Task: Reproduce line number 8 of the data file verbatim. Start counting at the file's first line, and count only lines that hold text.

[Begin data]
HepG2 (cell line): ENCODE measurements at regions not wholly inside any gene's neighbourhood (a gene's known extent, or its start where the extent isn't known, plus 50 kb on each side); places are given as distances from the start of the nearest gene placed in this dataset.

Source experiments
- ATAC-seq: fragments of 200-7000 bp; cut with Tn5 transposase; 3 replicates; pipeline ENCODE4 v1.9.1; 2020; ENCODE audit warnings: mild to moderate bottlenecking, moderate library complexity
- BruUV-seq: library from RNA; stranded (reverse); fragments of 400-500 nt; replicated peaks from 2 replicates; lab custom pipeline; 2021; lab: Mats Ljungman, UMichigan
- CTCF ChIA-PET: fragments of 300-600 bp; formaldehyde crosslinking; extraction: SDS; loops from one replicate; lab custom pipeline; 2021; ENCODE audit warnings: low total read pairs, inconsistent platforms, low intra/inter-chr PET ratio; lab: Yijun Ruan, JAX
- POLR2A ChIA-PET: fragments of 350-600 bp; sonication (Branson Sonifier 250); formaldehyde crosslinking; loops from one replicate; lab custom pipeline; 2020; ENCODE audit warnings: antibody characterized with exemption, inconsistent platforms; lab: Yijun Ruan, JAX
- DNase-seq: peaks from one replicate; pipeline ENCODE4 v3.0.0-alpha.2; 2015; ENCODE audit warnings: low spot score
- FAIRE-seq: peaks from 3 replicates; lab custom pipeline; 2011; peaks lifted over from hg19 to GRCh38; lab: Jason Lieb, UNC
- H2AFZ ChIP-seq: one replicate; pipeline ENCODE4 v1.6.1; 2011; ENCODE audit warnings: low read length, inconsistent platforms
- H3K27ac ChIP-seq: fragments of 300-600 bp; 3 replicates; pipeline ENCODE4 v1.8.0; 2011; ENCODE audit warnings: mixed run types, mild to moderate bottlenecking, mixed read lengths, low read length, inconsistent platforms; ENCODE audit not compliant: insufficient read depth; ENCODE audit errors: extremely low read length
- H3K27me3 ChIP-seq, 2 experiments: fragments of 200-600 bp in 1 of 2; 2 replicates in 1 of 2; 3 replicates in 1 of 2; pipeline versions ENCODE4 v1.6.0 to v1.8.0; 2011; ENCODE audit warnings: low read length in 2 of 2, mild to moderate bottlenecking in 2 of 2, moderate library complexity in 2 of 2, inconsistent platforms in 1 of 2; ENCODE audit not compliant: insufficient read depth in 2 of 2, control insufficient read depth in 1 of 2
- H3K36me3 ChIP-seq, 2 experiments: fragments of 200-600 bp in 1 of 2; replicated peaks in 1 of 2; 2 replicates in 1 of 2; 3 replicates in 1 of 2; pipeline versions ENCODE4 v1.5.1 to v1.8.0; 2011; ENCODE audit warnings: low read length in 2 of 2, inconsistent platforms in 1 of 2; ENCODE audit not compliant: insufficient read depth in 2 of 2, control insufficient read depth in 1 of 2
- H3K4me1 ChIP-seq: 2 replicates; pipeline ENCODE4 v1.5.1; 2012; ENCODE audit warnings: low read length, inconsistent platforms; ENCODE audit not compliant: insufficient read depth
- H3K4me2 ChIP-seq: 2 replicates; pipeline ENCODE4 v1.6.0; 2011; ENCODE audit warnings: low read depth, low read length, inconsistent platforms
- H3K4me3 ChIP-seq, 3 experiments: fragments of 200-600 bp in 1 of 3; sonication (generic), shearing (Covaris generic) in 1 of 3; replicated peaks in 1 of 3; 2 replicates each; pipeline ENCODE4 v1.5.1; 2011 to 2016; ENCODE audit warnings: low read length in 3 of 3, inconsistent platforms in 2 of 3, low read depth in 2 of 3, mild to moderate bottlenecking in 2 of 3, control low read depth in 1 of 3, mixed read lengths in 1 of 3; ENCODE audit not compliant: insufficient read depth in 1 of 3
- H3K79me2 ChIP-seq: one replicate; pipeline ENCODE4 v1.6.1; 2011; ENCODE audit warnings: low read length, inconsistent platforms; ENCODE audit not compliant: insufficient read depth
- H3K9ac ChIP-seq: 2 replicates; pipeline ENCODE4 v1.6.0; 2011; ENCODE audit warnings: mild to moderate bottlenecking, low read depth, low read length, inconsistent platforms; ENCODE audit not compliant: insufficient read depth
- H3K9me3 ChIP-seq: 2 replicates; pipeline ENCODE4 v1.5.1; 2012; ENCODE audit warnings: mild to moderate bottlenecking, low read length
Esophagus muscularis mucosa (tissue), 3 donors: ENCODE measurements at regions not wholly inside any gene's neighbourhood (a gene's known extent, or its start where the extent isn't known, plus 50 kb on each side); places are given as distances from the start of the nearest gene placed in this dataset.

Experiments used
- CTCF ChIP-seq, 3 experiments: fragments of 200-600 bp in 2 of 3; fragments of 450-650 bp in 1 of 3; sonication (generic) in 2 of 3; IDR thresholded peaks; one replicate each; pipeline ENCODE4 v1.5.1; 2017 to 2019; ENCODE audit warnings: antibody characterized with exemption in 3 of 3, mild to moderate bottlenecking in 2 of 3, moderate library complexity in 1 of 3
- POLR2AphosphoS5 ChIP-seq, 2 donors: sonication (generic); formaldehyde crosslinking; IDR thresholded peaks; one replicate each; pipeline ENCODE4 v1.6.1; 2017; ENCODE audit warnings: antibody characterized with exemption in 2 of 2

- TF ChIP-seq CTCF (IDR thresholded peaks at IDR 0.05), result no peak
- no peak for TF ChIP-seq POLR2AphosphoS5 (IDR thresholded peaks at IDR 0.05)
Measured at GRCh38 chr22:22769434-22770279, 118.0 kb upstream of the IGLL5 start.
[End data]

- FAIRE-seq: peaks from 3 replicates; lab custom pipeline; 2011; peaks lifted over from hg19 to GRCh38; lab: Jason Lieb, UNC